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Oasis Poetry

Oasis Poetry

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1. Quiet yourself and imagine dropping
down into the dark abundant well of your
soul. Take a few moments to feel that deep place and become aware of God's presence there.

2. Silently read the poem completely
through once.

3. Read the poem out loud.

4. Slowly read the poem again silently,
savoring the phrases, the words, the feel,
the taste of it.

5. On a blank piece of paper or on a page in your journal, complete the following:

a. The first image that arose in me as I read this poem was...

b. My immediate feelings after reading this poem are...

c. The reality that has been unearthed for me by reading this poem is...

d. If I were to paint a picture about this poem I would include my work of art...

e. If I were to add a line of my own somewhere in this poem it would be...

6. Read the poem out loud again, but this time as a prayer to God.

7. Sit in silence to see if God has a response to make to you.

8. End with your own prayer or poem of thanksgiving.

by R.T. Smith

"I'll get it directly," she'd say, meaning

soon, meaning, when I can, meaning, not

yet, be patient, the world don't turn upon

your every need and whim
. Or "the dogs

will be back home directly, I reckon,"

"the preacher will be finished," "your daddy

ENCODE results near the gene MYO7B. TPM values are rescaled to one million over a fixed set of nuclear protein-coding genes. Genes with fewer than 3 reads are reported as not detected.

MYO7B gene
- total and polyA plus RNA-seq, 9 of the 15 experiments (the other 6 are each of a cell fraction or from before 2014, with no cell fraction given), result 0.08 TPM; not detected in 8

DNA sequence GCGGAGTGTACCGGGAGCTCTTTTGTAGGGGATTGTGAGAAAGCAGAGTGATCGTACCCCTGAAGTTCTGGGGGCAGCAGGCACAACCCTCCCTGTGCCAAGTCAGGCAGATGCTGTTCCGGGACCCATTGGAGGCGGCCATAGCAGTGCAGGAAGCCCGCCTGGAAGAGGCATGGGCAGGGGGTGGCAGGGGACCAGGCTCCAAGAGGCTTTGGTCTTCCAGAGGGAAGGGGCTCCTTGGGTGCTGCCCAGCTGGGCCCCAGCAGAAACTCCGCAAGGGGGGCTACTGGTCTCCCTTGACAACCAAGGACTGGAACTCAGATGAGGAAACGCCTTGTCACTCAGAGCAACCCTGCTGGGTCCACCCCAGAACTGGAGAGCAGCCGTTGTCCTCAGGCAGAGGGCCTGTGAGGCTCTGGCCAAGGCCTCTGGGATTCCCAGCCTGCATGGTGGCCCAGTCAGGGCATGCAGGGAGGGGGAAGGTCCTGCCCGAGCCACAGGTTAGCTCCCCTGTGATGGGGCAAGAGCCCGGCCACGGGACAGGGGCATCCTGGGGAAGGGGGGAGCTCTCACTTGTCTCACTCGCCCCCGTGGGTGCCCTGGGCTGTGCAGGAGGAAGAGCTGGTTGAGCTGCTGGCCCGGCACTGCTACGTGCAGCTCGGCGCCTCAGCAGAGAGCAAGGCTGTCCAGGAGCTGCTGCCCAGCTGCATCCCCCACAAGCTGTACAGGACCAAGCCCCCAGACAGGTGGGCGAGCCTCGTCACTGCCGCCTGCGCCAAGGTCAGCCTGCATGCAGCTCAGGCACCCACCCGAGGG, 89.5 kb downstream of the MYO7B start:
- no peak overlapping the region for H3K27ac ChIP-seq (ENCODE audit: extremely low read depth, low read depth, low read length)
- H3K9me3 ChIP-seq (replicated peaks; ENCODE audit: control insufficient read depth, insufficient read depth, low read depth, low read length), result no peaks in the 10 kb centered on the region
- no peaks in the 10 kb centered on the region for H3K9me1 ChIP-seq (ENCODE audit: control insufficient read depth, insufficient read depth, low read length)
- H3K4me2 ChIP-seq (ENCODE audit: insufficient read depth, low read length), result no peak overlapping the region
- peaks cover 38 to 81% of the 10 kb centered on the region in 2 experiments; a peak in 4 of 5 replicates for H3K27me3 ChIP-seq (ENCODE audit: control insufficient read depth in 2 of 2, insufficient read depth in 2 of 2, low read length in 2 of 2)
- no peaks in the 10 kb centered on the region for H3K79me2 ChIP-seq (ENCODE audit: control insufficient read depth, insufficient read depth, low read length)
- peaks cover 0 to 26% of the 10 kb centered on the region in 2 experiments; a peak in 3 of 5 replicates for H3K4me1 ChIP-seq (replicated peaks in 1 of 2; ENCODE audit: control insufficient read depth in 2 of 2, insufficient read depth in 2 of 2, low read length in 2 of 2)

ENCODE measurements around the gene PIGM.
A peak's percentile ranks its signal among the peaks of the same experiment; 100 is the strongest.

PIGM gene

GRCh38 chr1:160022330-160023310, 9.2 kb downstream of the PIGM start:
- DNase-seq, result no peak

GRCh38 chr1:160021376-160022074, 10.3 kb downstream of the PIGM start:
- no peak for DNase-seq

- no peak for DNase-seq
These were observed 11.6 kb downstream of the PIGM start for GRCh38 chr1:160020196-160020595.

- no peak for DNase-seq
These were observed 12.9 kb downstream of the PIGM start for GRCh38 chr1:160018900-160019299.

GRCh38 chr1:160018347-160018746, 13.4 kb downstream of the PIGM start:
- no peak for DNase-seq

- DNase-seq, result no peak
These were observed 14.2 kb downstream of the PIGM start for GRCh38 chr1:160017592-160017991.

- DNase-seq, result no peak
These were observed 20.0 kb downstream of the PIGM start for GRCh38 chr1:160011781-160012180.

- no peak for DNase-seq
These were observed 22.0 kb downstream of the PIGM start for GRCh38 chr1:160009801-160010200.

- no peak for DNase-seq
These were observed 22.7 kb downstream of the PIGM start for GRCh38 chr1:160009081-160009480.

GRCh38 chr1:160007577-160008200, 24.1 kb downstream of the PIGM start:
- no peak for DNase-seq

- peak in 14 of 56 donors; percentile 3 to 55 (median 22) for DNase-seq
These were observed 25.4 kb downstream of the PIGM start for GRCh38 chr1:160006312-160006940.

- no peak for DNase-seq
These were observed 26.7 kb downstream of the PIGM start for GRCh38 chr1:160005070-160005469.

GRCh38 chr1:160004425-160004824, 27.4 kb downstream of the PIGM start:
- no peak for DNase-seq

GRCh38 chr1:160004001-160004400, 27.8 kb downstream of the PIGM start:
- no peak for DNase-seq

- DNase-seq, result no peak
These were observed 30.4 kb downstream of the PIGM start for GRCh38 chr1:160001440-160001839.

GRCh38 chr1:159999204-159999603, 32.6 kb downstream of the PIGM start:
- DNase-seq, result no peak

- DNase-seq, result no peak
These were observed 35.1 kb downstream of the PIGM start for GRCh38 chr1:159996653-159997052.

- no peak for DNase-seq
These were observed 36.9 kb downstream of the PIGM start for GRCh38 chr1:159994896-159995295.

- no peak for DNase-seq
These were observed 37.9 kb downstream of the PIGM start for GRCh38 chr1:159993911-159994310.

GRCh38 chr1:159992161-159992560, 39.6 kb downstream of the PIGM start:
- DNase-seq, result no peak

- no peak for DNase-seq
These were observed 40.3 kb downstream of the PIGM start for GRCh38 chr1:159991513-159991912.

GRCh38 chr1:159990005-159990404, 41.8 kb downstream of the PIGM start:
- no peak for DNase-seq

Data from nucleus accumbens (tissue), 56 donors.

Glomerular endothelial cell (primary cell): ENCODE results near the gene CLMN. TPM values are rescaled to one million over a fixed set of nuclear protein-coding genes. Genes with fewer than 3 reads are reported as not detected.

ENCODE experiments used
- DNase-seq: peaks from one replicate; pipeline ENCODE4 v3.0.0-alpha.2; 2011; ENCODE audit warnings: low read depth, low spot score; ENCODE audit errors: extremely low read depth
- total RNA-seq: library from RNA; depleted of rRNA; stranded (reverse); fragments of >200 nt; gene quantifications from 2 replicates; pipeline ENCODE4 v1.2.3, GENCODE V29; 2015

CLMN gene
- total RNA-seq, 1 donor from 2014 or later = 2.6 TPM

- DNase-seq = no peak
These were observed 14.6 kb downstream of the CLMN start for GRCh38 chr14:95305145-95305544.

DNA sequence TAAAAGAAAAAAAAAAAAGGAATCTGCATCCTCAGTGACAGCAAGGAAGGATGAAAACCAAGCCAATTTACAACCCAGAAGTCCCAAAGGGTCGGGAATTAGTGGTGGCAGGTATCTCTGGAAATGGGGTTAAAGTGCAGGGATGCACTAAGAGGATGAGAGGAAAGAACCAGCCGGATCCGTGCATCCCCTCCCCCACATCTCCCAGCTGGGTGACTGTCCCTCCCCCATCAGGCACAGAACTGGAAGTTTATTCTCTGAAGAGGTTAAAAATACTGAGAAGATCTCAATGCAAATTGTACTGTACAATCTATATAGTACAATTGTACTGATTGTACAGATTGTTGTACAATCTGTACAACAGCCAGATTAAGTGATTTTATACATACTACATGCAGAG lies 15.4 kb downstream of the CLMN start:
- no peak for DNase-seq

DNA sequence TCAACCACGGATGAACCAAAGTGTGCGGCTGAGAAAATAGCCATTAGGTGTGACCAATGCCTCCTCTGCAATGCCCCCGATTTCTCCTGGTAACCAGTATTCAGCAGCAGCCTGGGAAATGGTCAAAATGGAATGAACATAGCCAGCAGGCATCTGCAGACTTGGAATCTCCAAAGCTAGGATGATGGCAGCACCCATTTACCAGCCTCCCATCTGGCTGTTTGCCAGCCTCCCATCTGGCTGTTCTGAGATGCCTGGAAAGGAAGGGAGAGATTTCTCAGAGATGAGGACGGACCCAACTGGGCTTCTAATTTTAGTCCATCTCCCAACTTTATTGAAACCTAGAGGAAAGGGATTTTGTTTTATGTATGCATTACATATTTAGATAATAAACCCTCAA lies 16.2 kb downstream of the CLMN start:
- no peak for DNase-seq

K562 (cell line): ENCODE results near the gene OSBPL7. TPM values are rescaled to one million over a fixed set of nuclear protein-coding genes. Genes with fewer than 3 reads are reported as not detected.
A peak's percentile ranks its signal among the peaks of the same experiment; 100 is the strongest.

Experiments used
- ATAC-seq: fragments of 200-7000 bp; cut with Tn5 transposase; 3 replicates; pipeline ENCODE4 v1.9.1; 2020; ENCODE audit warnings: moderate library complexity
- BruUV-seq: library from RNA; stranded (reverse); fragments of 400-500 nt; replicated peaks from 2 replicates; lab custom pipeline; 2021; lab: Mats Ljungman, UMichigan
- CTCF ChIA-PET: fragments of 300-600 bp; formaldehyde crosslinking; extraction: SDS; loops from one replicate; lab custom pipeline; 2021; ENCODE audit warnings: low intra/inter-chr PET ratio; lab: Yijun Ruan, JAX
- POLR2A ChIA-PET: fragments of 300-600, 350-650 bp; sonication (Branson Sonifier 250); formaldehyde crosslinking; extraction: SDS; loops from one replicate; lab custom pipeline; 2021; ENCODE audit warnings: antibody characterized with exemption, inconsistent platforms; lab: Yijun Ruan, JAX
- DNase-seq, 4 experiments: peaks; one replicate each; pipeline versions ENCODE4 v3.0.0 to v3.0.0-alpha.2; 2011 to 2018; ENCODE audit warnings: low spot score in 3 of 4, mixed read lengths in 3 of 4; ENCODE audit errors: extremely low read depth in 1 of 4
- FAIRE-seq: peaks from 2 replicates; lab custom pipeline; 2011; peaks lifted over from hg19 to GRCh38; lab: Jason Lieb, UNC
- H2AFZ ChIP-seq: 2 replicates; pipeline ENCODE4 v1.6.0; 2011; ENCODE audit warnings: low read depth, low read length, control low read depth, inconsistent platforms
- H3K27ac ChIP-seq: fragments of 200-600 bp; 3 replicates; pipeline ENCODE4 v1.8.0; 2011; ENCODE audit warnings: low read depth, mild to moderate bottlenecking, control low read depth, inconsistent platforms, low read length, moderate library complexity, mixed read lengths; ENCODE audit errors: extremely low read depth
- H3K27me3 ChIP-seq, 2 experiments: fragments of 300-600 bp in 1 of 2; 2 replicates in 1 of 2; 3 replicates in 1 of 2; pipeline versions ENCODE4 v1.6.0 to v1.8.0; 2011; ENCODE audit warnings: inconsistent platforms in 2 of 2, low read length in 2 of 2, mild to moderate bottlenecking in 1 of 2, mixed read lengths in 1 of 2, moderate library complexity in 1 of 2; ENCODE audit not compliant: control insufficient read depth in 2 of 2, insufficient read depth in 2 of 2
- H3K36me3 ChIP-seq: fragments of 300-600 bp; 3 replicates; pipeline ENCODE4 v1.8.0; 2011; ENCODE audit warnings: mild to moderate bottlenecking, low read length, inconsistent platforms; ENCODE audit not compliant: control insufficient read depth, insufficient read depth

will see to you," "supper will be laid out"--

all "directly," which never meant the straight

line between two surveyor's points

an arrow's flight, but rather, by the curve,

the indirect, the arc of life and breath

and she was right, and when she passed

or was passing, I could not say which,

in a patchwork quilt, the makeshift room,

the sweet hymn notes sung neighborly

across the hall, she whispered, "Learn to tell

what needs doing quick as a bluesnake

and what will take the slow way, full

of care and mulling, be fair in every

dealing with beasts and people and all

else alive, and surely, my dear, He will

come for you in His good time, the way

He comes for all of us, directly."

Copyright ©2003 R.T. Smith. Original publication in the
Oxford American
, July/August 2003.

R. T. Smith edits SHENANDOAH for Washington and Lee University. His books include Messenger (LSU), The Hollow Log Lounge (Illinois) and Brightwood, which includes "Directly" and will be published by LSU later this year.


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